Downstream of all these considerations, the result obtained from the application of the tool is a clear reduction of overconfidence (The pervasive tendency for an individual to be more confident in his or her abilities or judgments than is justified [4]). in other words, awareness of the criticalities of the project increases. By doing so, it is possible to immediately evaluate adequate measures to prevent failure.


Six steps

A correct application of the pre-mortem analysis can be performed following six main steps:

1.Team Selection and Plan Understanding: The project manager selects the team members who will have to carry out the analysis. These do not necessarily have to be highly specialized, the important thing is that they are people involved in the realization of the project, from the conception, design, manufacturing or distribution phase. Then the manager proceeds by illustrating and explaining the project.
2.Declare failure: the manager declares that the project has failed. Based on the characteristics of the project and the objectives set, he can provide different time horizons (i.e. the project failed after three, six, twelve months of work)
3.Failure Hypothesis: At this point each team member is asked to list all possible causes of failure. this phase can take from 10 to 20 minutes and everyone works individually, noting as many hypotheses as possible. When everyone has finished, starting with the project manager, everyone reads one of their reasons and continues in the cycle until they are all read and transcribed in a place where everyone can read them.
4.Suggest fixes: now is the time to look for solutions in order to prevent each of the previously hypothesized causes of failure. First of all, priority is given to the causes that are considered most likely to occur and therefore riskier. It is important to take into consideration all hypotheses, even the strangest and, in the case of something that cannot be prevented (i.e. the destruction of the factory due to a natural catastrophe), for example, to declare that in any case there would be no resources. necessary to prevent the event from occurring.
5.Revise the plan: after discussing all possible countermeasures the plan is reviewed and the necessary measures are taken so that none of the causes of failure listed during the analysis can take place.
6.Routine recap: the list is reviewed at regular intervals during the life cycle of the project to ensure that it is aligned with the plan and make possible updates.

The result will be a more solid project with a limited level of uncertainty. Team members will also be prepared to deal with different types of contingencies and more aware of the importance of each stage of the plan.

Practical use and leverage of other tools

An experiment conducted by Beth Veinot, Gary A. Klein and Sterling Wiggins [6] showed that the use of pre-mortem analysis compared to other risk analysis techniques (critique, Pro/Cons generation, Cons only generation) decreases confidence in the initial phase, it makes team members more attentive to possible threats and more aware of the risks. Conversely, confidence increases in the next stage, when the causes and possible solutions to them have been discussed.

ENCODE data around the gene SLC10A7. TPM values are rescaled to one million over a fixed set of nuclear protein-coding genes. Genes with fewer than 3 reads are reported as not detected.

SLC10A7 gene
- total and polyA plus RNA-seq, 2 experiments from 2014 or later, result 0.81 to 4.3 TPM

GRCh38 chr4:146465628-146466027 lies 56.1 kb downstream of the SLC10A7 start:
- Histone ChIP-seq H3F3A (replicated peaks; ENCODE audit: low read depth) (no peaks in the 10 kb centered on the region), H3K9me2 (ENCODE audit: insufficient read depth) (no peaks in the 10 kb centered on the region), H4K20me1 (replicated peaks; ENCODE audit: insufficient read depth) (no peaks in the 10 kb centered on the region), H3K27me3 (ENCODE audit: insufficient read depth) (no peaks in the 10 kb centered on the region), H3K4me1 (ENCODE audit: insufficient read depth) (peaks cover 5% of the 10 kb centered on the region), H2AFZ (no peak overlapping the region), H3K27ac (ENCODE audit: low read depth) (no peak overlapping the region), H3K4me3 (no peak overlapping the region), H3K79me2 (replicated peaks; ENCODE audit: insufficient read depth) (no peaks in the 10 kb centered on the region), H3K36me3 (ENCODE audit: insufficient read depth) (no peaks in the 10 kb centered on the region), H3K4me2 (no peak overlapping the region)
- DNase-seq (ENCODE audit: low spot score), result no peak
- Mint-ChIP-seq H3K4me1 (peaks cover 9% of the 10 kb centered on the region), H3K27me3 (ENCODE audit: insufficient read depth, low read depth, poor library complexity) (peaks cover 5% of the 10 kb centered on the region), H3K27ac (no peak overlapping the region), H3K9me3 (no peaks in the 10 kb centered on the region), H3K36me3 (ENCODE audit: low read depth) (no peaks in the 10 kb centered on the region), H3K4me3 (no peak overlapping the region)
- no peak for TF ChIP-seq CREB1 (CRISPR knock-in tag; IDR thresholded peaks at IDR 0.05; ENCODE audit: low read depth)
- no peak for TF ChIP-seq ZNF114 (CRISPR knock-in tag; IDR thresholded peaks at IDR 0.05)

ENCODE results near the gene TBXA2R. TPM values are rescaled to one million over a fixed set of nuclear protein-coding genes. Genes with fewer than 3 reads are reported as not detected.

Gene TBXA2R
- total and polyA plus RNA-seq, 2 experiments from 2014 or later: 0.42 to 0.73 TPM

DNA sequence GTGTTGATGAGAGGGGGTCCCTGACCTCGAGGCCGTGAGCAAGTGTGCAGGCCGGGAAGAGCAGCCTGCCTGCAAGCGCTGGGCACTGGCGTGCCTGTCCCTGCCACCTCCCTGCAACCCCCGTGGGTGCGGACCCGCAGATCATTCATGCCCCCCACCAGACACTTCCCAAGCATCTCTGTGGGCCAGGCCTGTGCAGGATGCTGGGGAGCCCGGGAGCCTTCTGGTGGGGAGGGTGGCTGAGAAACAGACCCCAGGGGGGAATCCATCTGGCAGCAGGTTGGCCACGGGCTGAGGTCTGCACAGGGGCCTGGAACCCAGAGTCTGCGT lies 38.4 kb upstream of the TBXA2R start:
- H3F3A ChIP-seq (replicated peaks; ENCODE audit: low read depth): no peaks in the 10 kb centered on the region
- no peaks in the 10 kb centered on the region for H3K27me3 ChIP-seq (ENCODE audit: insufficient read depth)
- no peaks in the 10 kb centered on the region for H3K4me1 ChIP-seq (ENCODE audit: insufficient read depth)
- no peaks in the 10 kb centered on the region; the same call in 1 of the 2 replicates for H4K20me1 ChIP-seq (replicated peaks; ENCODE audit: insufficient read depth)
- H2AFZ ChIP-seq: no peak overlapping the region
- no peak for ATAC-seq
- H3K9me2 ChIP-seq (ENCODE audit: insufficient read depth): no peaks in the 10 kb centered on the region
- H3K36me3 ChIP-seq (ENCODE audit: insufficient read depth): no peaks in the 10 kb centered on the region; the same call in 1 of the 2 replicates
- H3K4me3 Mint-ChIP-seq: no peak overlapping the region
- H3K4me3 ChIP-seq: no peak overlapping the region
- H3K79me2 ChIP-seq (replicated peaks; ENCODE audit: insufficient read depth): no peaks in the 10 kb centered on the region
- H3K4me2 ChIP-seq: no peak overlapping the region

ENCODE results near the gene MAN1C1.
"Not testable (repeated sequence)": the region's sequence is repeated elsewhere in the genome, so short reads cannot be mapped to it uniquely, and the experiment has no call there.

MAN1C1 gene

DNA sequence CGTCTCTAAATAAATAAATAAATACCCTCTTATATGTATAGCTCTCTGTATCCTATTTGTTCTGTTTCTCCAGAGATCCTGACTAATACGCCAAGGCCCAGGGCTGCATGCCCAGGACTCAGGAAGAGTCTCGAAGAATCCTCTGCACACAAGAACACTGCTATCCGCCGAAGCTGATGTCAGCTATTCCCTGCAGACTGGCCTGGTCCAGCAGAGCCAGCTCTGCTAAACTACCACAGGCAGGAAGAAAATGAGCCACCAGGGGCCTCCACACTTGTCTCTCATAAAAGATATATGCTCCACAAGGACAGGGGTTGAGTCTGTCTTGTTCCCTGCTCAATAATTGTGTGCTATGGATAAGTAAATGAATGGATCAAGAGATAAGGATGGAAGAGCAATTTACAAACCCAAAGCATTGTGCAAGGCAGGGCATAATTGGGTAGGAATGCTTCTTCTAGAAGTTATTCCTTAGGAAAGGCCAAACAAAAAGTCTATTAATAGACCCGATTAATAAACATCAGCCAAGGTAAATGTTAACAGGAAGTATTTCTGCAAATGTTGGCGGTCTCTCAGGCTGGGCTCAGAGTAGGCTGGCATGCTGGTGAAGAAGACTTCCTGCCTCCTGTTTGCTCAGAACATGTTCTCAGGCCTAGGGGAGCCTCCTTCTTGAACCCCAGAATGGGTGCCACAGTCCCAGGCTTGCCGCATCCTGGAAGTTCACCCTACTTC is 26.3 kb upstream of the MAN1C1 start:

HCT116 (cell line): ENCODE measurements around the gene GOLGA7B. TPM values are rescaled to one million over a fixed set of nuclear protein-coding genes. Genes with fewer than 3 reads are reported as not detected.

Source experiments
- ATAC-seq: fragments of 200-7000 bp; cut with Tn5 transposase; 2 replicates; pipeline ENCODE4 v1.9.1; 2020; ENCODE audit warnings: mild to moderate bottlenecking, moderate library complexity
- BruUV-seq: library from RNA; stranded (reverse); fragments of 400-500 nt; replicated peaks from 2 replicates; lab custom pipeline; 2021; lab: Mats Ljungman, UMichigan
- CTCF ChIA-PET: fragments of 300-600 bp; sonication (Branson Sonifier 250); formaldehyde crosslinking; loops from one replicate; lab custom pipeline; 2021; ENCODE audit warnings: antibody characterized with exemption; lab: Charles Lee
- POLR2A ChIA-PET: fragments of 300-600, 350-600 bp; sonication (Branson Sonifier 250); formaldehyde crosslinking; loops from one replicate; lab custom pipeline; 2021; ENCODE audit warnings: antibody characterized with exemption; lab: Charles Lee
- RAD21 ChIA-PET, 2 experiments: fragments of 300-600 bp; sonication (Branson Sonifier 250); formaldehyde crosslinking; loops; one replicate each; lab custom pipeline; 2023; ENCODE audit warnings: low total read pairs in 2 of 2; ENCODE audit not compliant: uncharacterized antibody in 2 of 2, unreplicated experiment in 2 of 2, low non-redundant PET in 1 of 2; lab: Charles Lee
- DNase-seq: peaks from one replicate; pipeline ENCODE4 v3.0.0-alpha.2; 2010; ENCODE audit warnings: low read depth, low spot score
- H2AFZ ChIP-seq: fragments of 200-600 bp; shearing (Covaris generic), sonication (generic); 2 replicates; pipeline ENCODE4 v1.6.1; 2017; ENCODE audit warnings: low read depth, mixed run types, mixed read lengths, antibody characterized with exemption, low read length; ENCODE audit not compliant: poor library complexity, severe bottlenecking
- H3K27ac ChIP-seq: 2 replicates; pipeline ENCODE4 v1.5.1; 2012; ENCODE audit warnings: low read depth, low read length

This study demonstrates the benefits that a pre-mortem analysis can bring to the participants, but how to make this tool truly effective for managers?

The outcome of the pre-mortem will be a number of possible reasons of failure but the key point of the analysis is to find the root cause of the identified problem. As suggested by Theodore Eckert [7], a relevant technique for doing this is called "The five whys". Team members select one of the problems identified with the pre-mortem and ask a simple question: "why?". Let's assume that one of the causes to be analyzed is the lack of time to complete the project. Answer the question "why?" leads to different answers (e.g. the deadline requested by a customer was too close, too much time was used in one phase of the project, the company's resources were not sufficient, etc.). For each of these reasons ask "why?" again. Continue like this until asking "why?" five times. The result will be a more in-depth analysis that identifies the root causes on which management can intervene to prevent the failure of the project.

To make this process even more efficient it is useful to use an Ishikawa diagram, also known as Fishbone diagram. This allows an immediate visualization of the problem and its causes, from the root causes to those arising from them.

The main roles

To conduct a pre-mortem that is as effective as possible some key roles are recommended. These are the sponsor, presenter, recorder, moderator and participant.[7]


The sponsor must be represented by a high-ranking figure in the company. Someone who has decision-making power, so as to ensure that the evidence of the analysis is shared and accepted even at the managerial level. Otherwise, there would be a risk that the results are not taken into consideration because they are not considered relevant by those who will have to make the decisions.


The presenter is the one who has the task of fueling the discussion, making suggestions and asking "why?". It is important that he has extensive knowledge of the project and is able to generate a productive brainstorming.


His job is to write down all the ideas that come up during the session. Any information must be visible to other members. In case of using the Fishbone diagram to identify the root causes he will have to organize the information clearly to avoid misunderstandings.